Information technology (IT) is commonly seen as the province of advanced countries, in the same way that other advanced technologies since the start of the Industrial Revolution have been accessible only to the rich. In fact, the reverse is largely true and many developing countries are already taking advantage of the relative ease with which an IT industry may be established.
This is not to say that we can expect to see new IBMs, Microsofts or AT&Ts springing up in all corners. However, even they started from small beginnings, while a special quality of IT is that there is always room for the small player to make an impression and eventually grow.
Not many people would immediately associate the Philippines with high technology. Beset by natural disasters, reeling and demoralized from decades of misrule, corruption and abuse, Filipinos struggle from year to year to rebuild their economy.
Thousands work overseas as housemaids, nannies and drivers to support their families back home. In Hong Kong alone, more than 30,000 Filipinos, many of them highly qualified university graduates, work in menial jobs because the wages, though small, are many times higher than they could hope to earn at home--assuming they could actually find work. Others are found as far afield as the Middle East.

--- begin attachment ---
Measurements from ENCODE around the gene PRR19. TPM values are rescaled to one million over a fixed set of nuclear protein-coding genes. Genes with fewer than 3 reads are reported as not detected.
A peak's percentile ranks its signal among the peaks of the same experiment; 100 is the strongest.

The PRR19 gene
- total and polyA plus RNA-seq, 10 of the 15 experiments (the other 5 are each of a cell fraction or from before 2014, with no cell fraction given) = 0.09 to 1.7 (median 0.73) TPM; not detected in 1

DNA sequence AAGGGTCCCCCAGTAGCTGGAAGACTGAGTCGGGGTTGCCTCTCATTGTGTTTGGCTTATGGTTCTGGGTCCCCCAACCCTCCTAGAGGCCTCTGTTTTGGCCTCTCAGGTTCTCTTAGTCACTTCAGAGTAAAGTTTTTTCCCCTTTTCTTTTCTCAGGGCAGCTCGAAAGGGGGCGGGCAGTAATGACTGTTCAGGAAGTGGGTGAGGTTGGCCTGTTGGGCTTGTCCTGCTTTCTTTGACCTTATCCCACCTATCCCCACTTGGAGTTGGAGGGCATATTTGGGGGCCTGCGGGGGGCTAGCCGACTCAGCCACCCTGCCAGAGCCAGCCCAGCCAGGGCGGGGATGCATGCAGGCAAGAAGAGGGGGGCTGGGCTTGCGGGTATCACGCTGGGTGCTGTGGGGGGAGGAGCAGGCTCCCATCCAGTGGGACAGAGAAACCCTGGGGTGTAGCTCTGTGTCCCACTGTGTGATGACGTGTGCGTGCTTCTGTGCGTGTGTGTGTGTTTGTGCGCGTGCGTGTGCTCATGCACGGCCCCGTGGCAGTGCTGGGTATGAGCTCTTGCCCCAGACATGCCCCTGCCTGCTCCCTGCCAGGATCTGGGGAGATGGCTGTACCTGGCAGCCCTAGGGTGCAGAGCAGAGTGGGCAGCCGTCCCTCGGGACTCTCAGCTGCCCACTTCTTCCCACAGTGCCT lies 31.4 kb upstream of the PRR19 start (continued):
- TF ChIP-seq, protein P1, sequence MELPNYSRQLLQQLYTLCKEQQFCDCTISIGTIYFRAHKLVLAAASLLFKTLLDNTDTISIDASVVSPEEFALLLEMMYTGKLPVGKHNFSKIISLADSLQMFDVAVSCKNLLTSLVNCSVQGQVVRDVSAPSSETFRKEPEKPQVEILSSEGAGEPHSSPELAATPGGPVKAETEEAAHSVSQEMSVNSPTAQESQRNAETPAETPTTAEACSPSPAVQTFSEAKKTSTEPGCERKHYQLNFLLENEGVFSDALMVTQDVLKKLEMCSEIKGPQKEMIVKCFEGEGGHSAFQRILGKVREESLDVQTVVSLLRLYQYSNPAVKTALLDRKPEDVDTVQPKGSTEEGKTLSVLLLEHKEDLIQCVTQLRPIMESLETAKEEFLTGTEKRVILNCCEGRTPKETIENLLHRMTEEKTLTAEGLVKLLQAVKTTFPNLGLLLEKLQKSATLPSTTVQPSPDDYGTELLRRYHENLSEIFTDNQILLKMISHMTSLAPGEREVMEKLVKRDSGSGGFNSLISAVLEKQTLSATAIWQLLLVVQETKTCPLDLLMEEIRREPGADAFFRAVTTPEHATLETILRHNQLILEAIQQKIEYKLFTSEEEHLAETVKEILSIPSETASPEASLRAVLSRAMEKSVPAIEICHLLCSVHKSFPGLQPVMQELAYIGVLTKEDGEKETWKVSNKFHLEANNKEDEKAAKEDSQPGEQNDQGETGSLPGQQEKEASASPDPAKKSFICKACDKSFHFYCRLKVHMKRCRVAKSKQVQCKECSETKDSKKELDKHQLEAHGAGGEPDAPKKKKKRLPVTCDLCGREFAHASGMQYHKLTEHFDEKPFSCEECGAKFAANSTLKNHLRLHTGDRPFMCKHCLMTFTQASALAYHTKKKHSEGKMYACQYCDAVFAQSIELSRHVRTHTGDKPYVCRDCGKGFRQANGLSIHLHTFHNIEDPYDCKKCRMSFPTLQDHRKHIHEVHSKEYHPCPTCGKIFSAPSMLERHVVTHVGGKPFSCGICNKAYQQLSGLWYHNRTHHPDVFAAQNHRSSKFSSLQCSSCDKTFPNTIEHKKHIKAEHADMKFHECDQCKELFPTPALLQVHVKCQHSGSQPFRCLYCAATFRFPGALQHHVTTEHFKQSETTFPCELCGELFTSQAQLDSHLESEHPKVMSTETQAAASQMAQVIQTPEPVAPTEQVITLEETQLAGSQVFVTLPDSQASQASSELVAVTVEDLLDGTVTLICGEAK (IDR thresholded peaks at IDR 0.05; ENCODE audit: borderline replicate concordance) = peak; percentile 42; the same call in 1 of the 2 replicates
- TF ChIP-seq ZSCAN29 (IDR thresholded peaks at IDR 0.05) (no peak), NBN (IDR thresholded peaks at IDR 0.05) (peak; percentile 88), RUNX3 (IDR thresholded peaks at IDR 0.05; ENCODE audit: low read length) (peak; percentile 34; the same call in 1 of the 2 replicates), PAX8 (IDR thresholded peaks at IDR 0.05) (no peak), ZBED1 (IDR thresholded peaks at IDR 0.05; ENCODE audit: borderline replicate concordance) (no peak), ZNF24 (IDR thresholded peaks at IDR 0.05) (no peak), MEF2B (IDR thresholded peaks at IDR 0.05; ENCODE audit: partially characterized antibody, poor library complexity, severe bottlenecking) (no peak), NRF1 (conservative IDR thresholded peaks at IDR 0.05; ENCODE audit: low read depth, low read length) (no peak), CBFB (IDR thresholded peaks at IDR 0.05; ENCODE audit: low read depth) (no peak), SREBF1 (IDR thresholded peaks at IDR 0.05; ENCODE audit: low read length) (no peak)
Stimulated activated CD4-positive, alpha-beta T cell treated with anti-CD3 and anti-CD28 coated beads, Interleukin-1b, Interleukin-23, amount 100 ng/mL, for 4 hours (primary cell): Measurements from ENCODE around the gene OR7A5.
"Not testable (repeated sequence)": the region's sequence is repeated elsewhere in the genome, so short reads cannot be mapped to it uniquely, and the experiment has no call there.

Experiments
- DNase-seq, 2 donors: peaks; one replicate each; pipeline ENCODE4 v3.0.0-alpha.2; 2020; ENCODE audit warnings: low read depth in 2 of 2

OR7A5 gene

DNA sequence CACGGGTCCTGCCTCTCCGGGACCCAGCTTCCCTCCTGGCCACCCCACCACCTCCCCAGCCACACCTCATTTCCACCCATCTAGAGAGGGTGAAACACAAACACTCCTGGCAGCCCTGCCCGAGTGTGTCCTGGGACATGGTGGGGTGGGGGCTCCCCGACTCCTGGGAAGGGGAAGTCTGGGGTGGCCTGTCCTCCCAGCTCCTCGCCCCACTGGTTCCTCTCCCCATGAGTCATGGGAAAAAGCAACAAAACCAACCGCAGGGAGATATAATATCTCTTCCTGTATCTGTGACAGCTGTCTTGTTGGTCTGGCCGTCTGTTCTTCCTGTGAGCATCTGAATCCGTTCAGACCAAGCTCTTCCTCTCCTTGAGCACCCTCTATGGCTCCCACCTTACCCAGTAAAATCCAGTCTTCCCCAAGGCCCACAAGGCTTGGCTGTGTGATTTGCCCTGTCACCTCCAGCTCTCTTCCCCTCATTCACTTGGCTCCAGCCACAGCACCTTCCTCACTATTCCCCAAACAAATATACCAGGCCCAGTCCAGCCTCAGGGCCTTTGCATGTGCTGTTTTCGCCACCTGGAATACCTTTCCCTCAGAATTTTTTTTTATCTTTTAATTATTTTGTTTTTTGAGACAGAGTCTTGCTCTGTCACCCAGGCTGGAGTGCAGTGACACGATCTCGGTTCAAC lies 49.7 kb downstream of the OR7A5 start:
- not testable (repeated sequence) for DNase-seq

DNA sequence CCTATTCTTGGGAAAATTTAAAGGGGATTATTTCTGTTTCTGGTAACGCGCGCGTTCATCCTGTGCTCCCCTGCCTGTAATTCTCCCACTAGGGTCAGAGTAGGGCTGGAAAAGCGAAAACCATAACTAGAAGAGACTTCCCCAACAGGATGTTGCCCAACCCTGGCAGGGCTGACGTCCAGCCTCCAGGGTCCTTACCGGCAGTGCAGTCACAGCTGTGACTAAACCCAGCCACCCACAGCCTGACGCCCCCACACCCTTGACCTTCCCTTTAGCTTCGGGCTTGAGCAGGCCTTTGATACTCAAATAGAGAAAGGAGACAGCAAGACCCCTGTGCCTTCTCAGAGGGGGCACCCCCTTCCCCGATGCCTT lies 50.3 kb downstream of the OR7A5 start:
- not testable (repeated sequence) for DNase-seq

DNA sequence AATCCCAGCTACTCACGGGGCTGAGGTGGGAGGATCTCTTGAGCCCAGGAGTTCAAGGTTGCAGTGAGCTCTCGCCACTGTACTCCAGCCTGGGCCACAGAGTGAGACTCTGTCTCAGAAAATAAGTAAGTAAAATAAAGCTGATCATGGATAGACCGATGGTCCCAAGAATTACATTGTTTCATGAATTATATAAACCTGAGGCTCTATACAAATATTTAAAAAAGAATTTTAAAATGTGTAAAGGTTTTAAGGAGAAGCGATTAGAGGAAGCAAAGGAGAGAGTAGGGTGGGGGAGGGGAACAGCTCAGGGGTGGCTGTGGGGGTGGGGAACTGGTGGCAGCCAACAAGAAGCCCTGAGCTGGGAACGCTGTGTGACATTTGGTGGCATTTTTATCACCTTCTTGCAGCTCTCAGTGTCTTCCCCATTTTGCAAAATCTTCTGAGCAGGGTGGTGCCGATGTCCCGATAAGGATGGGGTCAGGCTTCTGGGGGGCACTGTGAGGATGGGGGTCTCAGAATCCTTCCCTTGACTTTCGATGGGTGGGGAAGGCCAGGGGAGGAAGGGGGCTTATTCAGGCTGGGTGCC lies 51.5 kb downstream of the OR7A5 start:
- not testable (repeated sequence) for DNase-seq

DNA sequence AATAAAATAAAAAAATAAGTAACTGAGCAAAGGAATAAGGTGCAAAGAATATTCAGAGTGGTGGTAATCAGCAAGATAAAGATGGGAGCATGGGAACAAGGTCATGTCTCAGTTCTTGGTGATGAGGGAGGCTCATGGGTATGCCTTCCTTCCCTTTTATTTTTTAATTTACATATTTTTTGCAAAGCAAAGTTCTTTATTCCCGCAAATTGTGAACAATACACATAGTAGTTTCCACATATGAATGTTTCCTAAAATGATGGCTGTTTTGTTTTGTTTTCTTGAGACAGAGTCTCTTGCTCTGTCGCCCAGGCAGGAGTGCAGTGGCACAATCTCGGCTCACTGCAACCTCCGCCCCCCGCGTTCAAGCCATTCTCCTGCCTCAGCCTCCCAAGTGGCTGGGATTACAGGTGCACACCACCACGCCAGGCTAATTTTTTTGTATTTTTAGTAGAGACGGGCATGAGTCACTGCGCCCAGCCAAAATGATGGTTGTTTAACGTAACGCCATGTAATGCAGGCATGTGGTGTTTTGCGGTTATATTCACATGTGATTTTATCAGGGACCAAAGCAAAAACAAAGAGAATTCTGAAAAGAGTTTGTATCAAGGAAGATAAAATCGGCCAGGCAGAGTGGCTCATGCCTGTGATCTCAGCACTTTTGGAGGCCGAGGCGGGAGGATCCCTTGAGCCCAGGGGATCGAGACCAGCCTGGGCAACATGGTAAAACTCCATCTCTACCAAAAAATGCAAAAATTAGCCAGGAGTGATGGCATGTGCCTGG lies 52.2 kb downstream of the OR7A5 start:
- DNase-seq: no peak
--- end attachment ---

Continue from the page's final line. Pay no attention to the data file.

MAN ITS MARK IN IT
Yet for all its troubles, the Philippines is beginning to make its mark in the world of IT. It is helped by the fact that it takes very little capital to set up a small business to produce computer software, not only for local use, but for export as well. Moreover, it is not necessary to manufacture packages that will sell to a mass market in order to be successful. Smaller companies frequently specialize in niche software that sells in small quantities but at high prices bearing a large margin.
The Philippines has many other points in its favor, some of them giving it a potential edge over its neighbors. English is widely used and, as a result of centuries of colonization, first by Spain and then by the United States, before finally gaining its independence, the country is in many ways the most westernized of all the east Asian nations. Certainly, business is not without its frustrations, but on the whole westerners find there are fewer cultural barriers in their dealings with their Filipino counterparts than with other Asian nationalities.
2000 NEW COMPUTER GRADS
Although the software industry is beginning to make a mark, it still has a good way to go before it becomes a true power in the region. What matters is that the potential is there. On the face of things, the industry should be going quite well. Estimates put the number of people working in IT at around 30,000. Some 2,000 new computing graduates are now entering the market each year.
Many of these are at the lower end of qualification, but the top few hundred are regarded as very bright. …